Road trips remain the top mode of travel during the holidays, with over 100 million planning to head to their destinations in cars despite gas costing $1.25 per gallon more than a year ago. More than 6 million people are expected to travel by air, while 3 million people are booking buses, trains and cruises.
Theme parks, beaches and Vegas are popular destinations
AAA booking data through October shows that domestically, theme-park-heavy destinations like Orlando, Fla., and Anaheim, Calif., top the list of popular travel spots. Las Vegas, New York City and several other Florida cities also rank high.
- Orlando, FL
- Anaheim, CA
- Las Vegas, NV
- New York, NY; Kahului, Maui, HI (tie)
- Honolulu, HI
- Miami, FL
- Fort Lauderdale, FL
- Tampa, FL
- Phoenix, AZ
- San Diego, CA
Higher prices this holiday season
With so many planning to travel, AAA suggests booking flights, car rentals, accommodations and other activities as early as possible.
Air — A recent analysis of AAA’s flight booking data revealed that ticket prices for Christmas week are up 5% from last year, with the average lowest round-trip fare of $154 for major U.S. destinations. For those flying around New Year’s, prices are up considerably more – 27% with the average lowest fare at $182. Those wanting to book last-minute travel will find the best fares about two weeks before their travel date but keep in mind availability may be limited.
Hotels — Mid-range hotel rates have increased 36% for AAA Approved hotels for Christmas travel, with an average nightly rate of $320. For New Year’s Eve, the average nightly rate is $267.
Car Rentals — For car rentals, the average rate has increased 20% for Christmas travel, with the average lowest daily rate of $130. It has increased 65% for New Year’s, for an average lowest daily rate of $103. Rental car companies have been re-building their inventory following a shortage over the summer, but with the increased demand expected around this time of the year, it’s important to book as early as possible.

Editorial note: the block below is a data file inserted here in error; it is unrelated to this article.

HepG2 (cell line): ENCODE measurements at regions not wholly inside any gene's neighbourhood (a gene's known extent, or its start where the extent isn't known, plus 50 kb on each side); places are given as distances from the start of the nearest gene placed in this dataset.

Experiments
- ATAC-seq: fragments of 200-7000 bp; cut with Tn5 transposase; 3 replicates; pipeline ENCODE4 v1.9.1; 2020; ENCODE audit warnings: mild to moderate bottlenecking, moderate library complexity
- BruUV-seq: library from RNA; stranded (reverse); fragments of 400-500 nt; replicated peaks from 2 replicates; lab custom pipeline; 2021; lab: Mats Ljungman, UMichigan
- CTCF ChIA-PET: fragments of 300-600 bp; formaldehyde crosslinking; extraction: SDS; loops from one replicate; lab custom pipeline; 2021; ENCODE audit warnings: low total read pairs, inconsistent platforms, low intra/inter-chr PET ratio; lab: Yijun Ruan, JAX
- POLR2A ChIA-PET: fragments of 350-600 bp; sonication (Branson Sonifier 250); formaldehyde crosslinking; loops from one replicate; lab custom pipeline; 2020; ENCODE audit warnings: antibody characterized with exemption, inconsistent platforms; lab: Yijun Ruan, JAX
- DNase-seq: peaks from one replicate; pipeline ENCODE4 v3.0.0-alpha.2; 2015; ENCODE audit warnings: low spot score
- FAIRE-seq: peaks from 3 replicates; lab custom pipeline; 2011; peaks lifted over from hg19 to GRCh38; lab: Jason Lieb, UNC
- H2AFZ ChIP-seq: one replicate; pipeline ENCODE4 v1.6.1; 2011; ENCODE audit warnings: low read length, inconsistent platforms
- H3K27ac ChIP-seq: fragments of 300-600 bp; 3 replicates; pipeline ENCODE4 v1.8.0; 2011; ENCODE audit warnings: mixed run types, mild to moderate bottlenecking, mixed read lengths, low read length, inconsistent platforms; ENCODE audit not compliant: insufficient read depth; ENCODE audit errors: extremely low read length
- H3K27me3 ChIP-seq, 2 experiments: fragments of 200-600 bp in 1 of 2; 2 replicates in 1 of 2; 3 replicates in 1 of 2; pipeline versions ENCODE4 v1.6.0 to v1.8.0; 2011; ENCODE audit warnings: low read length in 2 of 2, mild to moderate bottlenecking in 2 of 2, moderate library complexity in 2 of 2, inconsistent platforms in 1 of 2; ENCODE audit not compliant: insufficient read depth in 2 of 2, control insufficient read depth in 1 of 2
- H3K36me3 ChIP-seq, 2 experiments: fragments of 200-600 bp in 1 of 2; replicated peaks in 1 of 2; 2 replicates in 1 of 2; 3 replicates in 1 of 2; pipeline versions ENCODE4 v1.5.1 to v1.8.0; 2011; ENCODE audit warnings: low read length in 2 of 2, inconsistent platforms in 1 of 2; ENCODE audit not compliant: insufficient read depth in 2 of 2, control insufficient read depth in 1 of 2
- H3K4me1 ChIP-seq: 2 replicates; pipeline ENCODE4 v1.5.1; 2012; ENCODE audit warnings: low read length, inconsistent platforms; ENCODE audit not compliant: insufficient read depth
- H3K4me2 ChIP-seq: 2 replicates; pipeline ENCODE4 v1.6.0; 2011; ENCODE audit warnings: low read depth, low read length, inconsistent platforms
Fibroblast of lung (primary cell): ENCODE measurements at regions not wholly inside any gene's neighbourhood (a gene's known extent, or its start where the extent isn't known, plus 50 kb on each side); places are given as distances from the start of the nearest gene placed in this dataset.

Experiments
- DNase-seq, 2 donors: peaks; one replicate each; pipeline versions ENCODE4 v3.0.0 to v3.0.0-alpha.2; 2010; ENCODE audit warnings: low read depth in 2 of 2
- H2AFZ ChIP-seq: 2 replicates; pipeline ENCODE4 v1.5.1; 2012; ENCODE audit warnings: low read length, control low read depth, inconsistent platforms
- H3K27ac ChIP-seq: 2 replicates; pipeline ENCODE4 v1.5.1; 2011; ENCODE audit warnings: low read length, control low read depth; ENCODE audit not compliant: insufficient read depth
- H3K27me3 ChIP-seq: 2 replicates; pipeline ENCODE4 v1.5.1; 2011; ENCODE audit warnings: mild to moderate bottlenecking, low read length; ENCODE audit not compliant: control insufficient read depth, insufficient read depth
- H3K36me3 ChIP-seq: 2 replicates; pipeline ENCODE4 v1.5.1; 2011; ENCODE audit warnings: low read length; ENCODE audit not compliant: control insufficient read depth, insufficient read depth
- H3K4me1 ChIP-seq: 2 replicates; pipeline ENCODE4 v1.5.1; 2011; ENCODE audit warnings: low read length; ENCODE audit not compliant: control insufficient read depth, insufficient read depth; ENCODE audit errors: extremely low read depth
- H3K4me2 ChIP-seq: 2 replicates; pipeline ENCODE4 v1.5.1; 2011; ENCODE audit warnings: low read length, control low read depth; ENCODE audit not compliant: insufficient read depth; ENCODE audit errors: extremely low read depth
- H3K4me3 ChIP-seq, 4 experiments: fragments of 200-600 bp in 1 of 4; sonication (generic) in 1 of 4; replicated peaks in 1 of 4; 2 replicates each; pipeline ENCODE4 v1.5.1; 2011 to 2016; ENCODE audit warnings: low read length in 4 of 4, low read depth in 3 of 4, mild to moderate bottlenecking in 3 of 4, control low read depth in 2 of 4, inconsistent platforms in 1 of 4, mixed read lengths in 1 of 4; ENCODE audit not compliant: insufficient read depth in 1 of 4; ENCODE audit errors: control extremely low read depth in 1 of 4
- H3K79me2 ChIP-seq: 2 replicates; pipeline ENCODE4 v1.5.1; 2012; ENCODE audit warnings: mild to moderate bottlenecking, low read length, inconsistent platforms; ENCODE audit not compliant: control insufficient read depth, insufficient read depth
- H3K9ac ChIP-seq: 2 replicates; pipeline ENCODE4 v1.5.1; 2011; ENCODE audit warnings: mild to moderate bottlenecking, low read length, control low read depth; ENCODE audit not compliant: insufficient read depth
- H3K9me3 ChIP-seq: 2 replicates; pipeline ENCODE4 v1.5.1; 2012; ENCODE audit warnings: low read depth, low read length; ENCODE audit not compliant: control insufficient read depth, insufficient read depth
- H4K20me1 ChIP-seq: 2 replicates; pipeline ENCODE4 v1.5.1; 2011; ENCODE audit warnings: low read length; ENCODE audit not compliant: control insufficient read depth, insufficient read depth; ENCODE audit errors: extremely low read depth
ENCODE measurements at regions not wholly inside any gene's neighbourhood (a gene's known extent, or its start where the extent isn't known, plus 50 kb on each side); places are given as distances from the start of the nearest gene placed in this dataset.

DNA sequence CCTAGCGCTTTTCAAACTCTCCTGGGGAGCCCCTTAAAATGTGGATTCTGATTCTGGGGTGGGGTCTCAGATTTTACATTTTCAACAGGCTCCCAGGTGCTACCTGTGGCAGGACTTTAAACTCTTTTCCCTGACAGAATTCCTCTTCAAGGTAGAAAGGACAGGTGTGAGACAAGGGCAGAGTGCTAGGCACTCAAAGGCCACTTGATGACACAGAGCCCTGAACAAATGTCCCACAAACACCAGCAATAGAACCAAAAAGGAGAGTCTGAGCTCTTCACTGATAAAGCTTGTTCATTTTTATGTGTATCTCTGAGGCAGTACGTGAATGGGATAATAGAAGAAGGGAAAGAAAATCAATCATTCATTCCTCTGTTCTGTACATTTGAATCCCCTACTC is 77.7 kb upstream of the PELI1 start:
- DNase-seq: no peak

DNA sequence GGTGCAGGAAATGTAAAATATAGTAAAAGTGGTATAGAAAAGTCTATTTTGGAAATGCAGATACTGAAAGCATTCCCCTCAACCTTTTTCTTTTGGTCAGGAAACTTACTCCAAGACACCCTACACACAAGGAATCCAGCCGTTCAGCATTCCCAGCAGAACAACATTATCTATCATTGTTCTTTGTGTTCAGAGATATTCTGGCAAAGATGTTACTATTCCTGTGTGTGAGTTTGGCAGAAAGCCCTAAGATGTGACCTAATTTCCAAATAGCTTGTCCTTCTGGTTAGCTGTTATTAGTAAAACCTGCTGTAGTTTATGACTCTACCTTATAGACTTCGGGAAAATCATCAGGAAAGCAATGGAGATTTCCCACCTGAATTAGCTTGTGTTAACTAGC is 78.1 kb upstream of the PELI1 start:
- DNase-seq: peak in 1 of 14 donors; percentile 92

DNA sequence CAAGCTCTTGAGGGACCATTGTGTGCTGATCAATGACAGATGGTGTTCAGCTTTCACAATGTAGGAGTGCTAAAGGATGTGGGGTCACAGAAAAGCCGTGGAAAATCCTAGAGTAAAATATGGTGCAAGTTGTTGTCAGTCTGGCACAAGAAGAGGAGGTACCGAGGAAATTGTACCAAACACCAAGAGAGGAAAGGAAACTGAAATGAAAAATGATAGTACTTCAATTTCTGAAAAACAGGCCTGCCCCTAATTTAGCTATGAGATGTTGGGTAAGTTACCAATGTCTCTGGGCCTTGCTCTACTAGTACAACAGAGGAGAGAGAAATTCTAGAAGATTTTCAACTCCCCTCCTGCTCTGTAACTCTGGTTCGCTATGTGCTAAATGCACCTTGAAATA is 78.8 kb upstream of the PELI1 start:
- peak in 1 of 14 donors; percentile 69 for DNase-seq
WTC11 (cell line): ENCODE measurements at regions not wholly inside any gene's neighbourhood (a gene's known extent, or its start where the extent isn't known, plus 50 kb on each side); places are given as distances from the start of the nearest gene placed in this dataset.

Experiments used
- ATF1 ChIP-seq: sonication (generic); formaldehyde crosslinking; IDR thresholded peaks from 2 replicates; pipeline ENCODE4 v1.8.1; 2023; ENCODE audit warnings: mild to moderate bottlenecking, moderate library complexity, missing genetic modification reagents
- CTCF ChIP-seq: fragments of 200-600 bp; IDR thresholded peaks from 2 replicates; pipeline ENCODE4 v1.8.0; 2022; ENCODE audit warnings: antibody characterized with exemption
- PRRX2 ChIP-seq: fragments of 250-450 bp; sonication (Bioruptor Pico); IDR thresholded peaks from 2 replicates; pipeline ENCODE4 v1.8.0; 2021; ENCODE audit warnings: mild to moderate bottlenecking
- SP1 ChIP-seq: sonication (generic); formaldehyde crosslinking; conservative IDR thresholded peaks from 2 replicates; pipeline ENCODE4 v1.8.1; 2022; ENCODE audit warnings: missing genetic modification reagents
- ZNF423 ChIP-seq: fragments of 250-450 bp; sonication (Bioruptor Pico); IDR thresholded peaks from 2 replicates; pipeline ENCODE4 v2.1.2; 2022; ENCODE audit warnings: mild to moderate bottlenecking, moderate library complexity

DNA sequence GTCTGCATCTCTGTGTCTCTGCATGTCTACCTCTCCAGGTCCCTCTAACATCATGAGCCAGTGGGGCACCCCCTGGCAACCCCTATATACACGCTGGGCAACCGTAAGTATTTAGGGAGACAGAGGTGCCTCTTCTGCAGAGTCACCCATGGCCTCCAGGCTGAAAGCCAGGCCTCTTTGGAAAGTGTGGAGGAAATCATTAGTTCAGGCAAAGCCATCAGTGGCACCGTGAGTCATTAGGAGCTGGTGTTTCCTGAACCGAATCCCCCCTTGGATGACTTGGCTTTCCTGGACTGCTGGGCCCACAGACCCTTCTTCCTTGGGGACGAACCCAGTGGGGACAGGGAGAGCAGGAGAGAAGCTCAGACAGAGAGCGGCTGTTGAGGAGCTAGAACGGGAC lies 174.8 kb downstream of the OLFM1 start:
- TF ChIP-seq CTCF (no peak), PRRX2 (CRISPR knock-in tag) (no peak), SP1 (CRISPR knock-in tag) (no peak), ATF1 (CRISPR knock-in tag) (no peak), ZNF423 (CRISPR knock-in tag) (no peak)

Plan ahead for road trips
The over 100 million Americans planning to drive over the holidays need to be prepared for slowdowns and breakdowns. AAA expects to respond to as many as 917,000 calls for help. Vehicles that have been driven less during the pandemic should get an inspection to check key components like the battery, fuel system, tires, brakes and fluid levels to avoid an unnecessary breakdown. It’s important to do this as early as possible in case there is an issue that needs to be fixed.
Rushing home for the holidays
INRIX, in collaboration with AAA, predicts only marginal delays overall throughout the holiday week. However, major metro areas across the U.S. could see more than double the delays versus typical drive times, with drivers in New York City likely to experience more than three times the delays.
“With kids out of school and many Americans taking extended time off for the holidays, drivers will experience incremental delays throughout the week. Although congestion will be overall lighter than normal, knowing when and where major delays will likely happen will help save time and reduce stress this holiday season,” said Bob Pishue, a transportation analyst at INRIX.
Forecasted numbers may change
AAA notes that the actual number of travelers could fluctuate as we approach the holidays. Some people may decide to stay home if there is an increase in reported COVID-19 cases or because of concerns about the omicron variant, while others may note the progress in vaccinations and make last-minute decisions to travel. AAA recommends working with a travel advisor who can help you plan a vacation that meets your needs and comfort level this holiday season. To get started and to learn more, visit AAA.com/Travel.